Illegal and Unregulated Fishing in Somalia Report 2015
Published September 16, 2015 – by Naomi Senda
It is difficult to estimate the losses that foreign illegal vessels cause in Somalia. Annual estimates range from US$ 100 million to over US$450 million.
In addition to loss in revenue, illegal vessels cause overfishing, reduce fish stocks, affect local catches, harm the marine environment and destroy fishing communities by denying opportunities to catch and export fish. Illegal fishing causes loss of employment in fishing and post-harvest fish handling as loss of revenue that could be generated from landing fees, license fees, taxes and other revenues payable by legal fishing companies.
The indirect harm of Illegal and Unregulated (IUU) fishing to Somalia includes lost income and employment in other sectors in the supply chain upstream (i.e., fishing gear, boats and equipment, etc.) and downstream (i.e., fish processing and packaging, marketing and transport, etc.) from the fishing operation itself . Additionally, illegal fishing vessels use reckless fishing operations. They leave behind them irreversible impacts on target species, the marine ecosystem and vulnerable species such as coral reefs, dugongs and turtles. Furthermore, IUU fishing directly affects fishermen’s livelihoods. It destroys their fishing nets and threatens them at sea by mistaking them for pirates thus depriving them of fully exercising their livelihoods.
The Somali fishery sector is predominantly small-scale. Fishermen use open fiberglass skiffs ranging in length from three to six meters. Most are motorized and equipped with an outboard engine or to a lesser extent, an inboard engine. The average fisherman has been fishing for about 15 years and is on average 38 years old. Most have an elementary level education and live in households with about eight members. More than half own their fishing boats and 50% are members of fishing cooperatives. Over a third fish within 10 km of their communities while 50% of the fishermen fish within 50 km of their communities.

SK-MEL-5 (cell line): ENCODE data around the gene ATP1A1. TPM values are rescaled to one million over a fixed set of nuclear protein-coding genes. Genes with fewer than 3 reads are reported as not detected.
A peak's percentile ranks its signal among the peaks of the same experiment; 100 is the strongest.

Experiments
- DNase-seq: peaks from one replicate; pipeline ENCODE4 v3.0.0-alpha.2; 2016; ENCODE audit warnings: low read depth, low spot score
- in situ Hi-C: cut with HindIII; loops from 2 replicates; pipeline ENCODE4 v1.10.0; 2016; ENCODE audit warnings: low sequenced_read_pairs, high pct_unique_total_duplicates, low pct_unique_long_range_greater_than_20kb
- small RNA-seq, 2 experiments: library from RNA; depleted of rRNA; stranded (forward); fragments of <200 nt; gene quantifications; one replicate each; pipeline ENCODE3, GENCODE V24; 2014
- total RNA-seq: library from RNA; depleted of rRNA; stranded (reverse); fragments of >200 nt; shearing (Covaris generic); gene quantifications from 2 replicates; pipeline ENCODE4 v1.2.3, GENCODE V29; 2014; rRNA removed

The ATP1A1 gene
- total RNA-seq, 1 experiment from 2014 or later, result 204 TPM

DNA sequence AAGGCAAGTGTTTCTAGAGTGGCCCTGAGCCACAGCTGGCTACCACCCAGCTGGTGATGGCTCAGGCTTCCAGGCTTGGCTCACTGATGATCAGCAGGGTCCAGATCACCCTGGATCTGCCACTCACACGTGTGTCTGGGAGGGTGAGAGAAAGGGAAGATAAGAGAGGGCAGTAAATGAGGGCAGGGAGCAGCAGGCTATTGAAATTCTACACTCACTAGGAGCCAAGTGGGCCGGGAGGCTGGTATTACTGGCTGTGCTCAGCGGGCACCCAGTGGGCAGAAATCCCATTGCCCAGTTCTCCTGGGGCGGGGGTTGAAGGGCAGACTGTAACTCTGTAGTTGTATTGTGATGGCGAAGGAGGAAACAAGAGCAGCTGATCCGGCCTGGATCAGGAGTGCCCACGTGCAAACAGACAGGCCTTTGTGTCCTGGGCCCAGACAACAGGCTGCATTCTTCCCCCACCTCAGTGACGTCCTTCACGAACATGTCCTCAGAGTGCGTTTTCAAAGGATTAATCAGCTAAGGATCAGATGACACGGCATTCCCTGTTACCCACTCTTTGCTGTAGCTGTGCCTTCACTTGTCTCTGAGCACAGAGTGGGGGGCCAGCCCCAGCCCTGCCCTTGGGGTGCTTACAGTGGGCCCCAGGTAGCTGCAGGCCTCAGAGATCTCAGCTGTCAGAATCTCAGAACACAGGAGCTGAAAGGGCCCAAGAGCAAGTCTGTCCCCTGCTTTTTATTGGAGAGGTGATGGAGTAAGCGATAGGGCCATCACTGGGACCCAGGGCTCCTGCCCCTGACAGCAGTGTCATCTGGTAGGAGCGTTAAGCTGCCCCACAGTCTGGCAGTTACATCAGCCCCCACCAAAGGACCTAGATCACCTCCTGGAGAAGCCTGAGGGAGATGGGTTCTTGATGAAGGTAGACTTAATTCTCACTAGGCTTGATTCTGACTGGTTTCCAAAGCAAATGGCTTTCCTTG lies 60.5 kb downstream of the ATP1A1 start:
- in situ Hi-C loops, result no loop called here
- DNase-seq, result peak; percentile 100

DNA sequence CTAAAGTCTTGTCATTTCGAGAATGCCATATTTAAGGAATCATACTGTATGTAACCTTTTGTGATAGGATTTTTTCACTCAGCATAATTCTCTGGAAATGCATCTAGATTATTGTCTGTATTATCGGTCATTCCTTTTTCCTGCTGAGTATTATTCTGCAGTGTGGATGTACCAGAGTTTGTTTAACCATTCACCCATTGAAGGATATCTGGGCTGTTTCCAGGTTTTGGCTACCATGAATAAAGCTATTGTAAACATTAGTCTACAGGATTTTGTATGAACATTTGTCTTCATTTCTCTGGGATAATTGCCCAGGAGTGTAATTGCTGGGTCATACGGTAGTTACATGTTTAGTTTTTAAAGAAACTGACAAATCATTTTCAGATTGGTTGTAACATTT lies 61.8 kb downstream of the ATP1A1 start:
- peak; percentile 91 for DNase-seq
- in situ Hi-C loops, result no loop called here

Managing the fisheries begins with registration of fishermen and fishing boats. Fifty-four percent of fishermen reported no requirement for fishing boat registration or painting registration numbers on their vessels while 12% percent did not know about these requirements. When asked which entity was responsible for fishing boat registration, 41% identified the fisheries office and 47% identified the port authority. The latter plays that role in Somaliland and Puntland, while the fisheries office does so in the other states. The absence of information on the number and size of vessels, engine horsepower, and the types and sizes of fishing gear makes management decisions more difficult, if not impossible, to assess optimum sustainable yields.
For more information on IUU Fishing in Somalia and suggested recommendations, read the full report here: Adeso IUU Final Report 2015
Watch the video below to learn about the perspective of people affected on the ground.